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January 23, 2023

Big Tech's resolution for the new year? Shed space!

Real Estate Editor

Photo by Deutsche Asset & Wealth Management [enlarge]
Next year, Amazon will leave West 8th, where it’s long been the majority tenant.

The first shoe dropped, appropriately, on Friday the 13th, right before the long Martin Luther King Jr. Day weekend. That's when companies like to bury bad news.

As the Seattle Times first reported, Facebook/Meta will sublease one its two Arbor Blocks in South Lake Union; and the coming new Block 6 at the Spring District in Bellevue. (That's now nearing completion.) The two buildings total about 515,000 square feet. Brokers weren't named.

In the same Times report, less surprising, was the confirmation that Microsoft will not renew its Bellevue lease at City Center Plaza, which expires next year. (It has 561,494 square feet, per Broderick Group.) That move had been widely anticipated, since the company is dramatically expanding its Redmond campus, and retrenching there. Microsoft had already announced plans not to renew leases for another 1.1 million square feet on the Eastside.

And, more generally, all the big tech companies nationwide are shedding staff after their pandemic hiring spree. In tandem, they're shedding leases and office space with the grudging acceptance of work-from-home, reduced office time and hybrid schedules.

All those same market forces inform the Times' second big shoe drop, last week, that Amazon will let its lease expire next year at the West 8th building in the Denny Triangle. (Amazon calls it Port 99.) There, it has about 450,000 square feet, based on broker reports and SEC filings from owner Kilroy Real Estate.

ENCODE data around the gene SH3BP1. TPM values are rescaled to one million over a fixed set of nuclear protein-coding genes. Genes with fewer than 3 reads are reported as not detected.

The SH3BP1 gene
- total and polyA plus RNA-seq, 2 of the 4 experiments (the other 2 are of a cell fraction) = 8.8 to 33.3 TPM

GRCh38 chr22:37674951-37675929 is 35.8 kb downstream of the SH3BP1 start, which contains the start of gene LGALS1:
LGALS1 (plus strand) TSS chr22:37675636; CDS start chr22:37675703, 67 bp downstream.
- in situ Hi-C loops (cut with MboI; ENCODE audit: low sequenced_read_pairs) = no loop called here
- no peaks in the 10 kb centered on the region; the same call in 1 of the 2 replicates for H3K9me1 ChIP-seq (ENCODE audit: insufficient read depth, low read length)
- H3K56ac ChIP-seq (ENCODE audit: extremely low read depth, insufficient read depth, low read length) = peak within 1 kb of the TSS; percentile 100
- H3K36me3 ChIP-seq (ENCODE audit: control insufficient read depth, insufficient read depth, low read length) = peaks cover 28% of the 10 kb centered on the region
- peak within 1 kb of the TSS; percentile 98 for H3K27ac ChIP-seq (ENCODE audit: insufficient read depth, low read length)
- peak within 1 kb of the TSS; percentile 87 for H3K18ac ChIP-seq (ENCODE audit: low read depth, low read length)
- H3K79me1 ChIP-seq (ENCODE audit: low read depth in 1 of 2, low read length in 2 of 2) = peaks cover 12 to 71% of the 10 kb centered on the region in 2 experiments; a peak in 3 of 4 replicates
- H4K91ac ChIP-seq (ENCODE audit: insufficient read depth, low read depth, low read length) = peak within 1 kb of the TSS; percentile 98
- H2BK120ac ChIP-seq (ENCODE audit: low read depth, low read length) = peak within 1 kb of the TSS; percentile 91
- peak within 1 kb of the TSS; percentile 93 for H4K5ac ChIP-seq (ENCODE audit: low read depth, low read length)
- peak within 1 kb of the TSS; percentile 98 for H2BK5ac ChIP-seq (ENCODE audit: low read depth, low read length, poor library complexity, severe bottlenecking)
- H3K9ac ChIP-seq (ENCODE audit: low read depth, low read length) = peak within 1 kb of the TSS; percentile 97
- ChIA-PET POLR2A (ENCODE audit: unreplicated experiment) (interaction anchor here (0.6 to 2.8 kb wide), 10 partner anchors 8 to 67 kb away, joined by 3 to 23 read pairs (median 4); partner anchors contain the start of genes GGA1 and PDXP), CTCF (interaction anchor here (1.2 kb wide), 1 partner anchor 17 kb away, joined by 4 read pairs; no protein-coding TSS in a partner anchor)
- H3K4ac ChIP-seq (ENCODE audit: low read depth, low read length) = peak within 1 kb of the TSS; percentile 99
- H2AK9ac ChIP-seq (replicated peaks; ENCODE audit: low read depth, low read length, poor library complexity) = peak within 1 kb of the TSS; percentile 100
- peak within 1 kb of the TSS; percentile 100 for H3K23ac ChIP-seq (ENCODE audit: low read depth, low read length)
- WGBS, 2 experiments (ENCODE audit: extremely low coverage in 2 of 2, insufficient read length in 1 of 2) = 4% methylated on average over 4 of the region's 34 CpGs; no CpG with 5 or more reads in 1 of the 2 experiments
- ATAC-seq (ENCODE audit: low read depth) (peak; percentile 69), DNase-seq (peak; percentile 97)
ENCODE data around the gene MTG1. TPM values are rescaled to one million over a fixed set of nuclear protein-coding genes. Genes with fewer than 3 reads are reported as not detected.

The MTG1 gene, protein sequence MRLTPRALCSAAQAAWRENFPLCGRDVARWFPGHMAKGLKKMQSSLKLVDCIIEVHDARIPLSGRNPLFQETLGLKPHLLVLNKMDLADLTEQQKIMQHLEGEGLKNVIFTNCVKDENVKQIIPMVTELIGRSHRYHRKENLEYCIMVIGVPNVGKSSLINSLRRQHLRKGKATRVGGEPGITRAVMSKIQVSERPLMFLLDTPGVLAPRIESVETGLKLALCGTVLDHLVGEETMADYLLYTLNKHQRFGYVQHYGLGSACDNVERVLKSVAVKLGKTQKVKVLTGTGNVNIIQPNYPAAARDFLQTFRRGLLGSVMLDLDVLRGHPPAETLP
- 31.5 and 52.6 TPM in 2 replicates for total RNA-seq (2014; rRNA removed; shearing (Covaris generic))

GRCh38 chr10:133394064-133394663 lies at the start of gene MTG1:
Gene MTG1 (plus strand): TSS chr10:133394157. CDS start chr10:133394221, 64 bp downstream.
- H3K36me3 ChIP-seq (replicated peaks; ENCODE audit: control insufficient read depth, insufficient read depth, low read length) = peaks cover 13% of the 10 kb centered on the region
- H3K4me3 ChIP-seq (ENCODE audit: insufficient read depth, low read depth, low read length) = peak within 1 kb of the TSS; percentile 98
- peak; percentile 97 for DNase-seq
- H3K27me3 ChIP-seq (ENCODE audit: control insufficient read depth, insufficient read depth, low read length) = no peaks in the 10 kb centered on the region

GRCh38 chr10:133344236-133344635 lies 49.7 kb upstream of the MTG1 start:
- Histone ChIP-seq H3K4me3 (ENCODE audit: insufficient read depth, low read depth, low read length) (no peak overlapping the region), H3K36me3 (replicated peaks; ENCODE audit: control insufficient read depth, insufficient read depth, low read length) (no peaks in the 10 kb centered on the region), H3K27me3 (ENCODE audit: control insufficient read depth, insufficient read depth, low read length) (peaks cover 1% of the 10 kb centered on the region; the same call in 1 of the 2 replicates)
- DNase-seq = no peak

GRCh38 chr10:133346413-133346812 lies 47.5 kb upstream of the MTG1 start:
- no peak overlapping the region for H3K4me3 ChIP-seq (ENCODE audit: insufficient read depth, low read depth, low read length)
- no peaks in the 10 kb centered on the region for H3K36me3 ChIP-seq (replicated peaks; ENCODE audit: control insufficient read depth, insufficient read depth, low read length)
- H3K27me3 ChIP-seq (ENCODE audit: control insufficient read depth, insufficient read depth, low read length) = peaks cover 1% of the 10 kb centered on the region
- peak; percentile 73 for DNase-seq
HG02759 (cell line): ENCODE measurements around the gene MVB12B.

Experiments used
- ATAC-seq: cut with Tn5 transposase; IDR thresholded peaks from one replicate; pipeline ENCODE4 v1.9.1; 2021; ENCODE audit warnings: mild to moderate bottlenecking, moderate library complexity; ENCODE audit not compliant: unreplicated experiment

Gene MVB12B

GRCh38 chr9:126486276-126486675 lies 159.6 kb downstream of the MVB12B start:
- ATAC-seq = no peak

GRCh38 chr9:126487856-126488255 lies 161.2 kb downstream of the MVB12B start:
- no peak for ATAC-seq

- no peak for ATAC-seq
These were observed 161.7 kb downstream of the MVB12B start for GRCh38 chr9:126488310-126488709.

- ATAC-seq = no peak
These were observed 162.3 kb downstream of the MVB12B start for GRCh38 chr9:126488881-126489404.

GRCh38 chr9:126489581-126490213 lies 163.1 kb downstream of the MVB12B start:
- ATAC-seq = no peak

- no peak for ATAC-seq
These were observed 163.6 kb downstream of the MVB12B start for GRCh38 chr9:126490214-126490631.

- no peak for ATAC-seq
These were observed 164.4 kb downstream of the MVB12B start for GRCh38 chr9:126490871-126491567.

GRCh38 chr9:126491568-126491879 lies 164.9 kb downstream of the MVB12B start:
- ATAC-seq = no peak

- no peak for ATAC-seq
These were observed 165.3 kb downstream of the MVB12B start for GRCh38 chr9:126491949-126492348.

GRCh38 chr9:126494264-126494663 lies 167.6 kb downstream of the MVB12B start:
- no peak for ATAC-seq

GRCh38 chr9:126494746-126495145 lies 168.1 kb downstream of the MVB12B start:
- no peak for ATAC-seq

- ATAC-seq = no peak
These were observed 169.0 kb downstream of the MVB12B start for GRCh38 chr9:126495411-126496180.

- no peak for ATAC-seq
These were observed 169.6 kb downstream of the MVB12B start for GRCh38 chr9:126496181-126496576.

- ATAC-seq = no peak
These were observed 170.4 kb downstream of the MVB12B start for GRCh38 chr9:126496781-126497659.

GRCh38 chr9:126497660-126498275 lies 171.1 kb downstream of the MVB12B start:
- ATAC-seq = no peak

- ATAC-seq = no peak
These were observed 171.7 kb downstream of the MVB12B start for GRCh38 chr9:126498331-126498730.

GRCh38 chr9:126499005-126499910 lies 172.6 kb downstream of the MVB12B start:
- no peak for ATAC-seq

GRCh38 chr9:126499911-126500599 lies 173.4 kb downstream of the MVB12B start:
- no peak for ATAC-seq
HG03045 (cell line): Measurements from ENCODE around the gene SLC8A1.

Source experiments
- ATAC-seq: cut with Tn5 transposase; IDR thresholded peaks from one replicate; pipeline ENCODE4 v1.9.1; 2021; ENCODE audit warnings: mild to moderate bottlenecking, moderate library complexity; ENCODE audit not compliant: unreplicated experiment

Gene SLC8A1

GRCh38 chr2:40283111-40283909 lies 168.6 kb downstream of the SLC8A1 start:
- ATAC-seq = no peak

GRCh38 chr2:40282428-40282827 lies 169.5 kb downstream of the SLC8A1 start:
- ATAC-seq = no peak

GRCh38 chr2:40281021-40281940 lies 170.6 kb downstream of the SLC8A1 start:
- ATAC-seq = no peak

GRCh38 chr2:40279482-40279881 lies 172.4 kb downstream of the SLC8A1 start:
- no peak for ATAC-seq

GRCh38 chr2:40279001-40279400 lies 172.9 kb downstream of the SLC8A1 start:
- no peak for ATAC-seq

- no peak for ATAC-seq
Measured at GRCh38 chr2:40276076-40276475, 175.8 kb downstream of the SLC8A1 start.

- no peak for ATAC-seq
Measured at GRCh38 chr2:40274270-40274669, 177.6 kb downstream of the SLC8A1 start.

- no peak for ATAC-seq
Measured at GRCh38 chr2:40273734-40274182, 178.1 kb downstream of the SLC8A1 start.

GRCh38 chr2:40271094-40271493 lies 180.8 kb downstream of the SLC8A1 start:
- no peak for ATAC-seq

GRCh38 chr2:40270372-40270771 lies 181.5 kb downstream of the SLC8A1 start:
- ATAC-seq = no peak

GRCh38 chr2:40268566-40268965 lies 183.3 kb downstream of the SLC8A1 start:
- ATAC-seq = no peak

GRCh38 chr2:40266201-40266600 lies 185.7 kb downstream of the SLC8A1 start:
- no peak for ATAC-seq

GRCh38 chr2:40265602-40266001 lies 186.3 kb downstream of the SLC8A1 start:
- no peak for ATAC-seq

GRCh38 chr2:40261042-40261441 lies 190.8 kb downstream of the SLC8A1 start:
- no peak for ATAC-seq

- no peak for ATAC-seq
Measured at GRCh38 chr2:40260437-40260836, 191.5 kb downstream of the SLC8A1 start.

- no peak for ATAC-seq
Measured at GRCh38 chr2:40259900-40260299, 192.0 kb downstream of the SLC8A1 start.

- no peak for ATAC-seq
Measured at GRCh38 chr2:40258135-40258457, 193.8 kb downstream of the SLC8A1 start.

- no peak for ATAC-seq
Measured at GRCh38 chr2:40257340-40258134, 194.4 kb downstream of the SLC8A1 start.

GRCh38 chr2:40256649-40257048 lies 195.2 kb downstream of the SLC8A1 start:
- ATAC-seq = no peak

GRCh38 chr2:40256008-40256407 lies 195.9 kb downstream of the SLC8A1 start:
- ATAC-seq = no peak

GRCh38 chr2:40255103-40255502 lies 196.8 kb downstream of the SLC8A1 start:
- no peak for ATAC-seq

Kilroy can't be happy, having paid $490 million for West 8th about 16 month ago. But since Amazon has a half-dozen new office towers built or nearing completion in Bellevue, chiefly from Vulcan Real Estate and Schnitzer West, it's not a shocking decision to move 2,000-odd employees to other, newer buildings — including its own Bellevue 600, now under construction.

Early in 2021, Amazon had said that its three headquarters regions were “Arlington, Puget Sound and Nashville.” Not Seattle. Puget Sound, which includes Bellevue.

For all three companies, all now cutting staff, that represents over 1.5 million square feet to be vacated on both sides of the lake. And that will only further dampen the office market.

In its recent fourth-quarter report, CBRE puts the Seattle vacancy rate at 17.1%. That's from Pioneer Square up to the U District. Add in the sublease space, about 5 million square feet, and that figure rises to an aggregate 22.3%.

Things are much better in SLU, where Facebook still remains a significant presence. The vacancy rate is a healthy 5.6%, says CBRE.

Working from a different map, Kidder Mathews also says Seattle vacancy rates are rising — along with the inventory of sublease space. Both brokers agree that the absorption rate remains negative.

Things are better for now over in downtown Bellevue, where KM says the asking rents of around $53 per square foot per year are still highest in the region. And the vacancy rate of not quite 5.6% is also best in the region.

But that's likely to rise, Broderick Group warned last fall. It estimates that by 2025, Microsoft will — including the figures above — shed some 1.7 million square feet in downtown Bellevue. Amazon may be simultaneously shifting workers there, but those are empty new buildings. As a result, Broderick estimates that the downtown Bellevue vacancy rate could exceed 10% by the end of next year.


Brian Miller can be reached by email at brian.miller@djc.com or by phone at (206) 219-6517.

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